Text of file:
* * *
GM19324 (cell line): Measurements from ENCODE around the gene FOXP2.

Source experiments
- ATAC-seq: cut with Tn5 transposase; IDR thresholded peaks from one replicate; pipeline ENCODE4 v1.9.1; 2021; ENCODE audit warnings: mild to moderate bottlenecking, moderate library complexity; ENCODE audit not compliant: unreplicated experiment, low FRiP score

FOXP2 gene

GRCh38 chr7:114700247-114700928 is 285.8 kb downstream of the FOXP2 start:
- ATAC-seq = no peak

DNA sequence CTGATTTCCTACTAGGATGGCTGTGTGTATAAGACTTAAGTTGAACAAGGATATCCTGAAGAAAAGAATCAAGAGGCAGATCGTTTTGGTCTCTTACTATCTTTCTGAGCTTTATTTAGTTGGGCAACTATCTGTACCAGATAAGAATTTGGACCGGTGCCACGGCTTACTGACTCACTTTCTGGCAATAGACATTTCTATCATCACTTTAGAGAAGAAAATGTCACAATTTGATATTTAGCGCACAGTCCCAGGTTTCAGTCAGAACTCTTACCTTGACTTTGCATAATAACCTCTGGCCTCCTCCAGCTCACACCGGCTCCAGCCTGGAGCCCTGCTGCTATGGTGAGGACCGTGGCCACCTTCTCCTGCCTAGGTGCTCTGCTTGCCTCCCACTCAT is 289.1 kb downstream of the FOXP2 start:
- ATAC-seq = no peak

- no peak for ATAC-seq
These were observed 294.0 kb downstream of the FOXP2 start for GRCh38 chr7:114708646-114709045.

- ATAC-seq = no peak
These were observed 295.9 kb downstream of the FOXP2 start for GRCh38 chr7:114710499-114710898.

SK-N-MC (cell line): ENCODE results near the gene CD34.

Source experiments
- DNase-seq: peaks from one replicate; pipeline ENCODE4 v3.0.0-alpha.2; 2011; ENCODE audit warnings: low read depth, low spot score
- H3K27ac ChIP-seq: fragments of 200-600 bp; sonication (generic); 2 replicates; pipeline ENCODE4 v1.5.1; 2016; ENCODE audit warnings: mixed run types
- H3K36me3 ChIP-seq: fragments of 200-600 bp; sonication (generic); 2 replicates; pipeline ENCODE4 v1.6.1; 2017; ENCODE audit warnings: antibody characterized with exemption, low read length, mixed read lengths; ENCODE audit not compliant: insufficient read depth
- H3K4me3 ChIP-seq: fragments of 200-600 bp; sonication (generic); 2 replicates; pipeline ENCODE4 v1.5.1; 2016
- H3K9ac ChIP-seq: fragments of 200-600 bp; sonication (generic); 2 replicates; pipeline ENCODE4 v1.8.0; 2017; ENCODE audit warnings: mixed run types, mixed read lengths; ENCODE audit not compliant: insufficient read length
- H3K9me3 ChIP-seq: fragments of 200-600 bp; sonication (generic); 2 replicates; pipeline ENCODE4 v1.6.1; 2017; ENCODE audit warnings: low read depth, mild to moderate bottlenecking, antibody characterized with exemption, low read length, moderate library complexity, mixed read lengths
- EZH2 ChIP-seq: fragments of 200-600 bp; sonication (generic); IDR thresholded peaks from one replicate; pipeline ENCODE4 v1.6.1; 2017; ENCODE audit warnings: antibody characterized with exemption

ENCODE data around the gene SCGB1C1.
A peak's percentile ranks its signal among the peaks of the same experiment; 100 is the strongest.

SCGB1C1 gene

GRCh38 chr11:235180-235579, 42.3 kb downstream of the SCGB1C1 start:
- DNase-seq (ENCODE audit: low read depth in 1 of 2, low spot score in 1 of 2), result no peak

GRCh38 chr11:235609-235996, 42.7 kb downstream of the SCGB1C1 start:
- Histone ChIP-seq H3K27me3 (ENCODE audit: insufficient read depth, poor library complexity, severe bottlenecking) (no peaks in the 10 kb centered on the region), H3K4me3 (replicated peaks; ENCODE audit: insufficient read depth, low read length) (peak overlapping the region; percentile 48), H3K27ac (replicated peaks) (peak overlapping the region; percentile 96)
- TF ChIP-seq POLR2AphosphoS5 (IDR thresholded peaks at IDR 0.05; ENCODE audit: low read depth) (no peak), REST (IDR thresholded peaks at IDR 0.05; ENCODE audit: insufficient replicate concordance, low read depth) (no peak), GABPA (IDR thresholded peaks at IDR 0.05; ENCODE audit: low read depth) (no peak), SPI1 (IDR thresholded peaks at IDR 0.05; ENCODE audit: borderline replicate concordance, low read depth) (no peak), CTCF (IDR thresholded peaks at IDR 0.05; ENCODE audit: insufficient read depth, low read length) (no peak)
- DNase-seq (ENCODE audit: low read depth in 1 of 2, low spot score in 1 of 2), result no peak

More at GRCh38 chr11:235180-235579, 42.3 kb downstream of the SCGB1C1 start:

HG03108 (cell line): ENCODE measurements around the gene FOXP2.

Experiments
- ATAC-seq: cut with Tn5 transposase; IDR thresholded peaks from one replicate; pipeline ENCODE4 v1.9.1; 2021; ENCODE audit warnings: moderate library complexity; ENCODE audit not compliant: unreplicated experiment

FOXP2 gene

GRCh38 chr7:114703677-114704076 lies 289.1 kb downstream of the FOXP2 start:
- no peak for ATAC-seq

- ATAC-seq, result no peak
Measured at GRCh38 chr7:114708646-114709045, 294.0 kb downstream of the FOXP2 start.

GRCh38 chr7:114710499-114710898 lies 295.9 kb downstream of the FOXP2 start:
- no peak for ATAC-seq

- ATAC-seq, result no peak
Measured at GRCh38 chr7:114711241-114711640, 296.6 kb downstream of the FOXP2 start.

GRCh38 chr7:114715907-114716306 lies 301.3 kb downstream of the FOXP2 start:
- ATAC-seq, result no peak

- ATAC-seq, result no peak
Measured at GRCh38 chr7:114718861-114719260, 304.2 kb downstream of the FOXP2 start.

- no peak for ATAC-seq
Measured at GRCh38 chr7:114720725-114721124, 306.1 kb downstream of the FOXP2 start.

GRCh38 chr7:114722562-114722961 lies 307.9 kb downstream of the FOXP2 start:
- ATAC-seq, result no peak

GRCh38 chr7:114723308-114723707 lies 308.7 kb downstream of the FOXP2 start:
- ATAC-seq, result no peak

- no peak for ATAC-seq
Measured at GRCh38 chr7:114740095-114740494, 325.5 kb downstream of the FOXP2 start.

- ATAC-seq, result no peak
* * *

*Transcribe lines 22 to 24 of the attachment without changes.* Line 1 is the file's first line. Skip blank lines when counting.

ENCODE data around the gene SCGB1C1.
A peak's percentile ranks its signal among the peaks of the same experiment; 100 is the strongest.

SCGB1C1 gene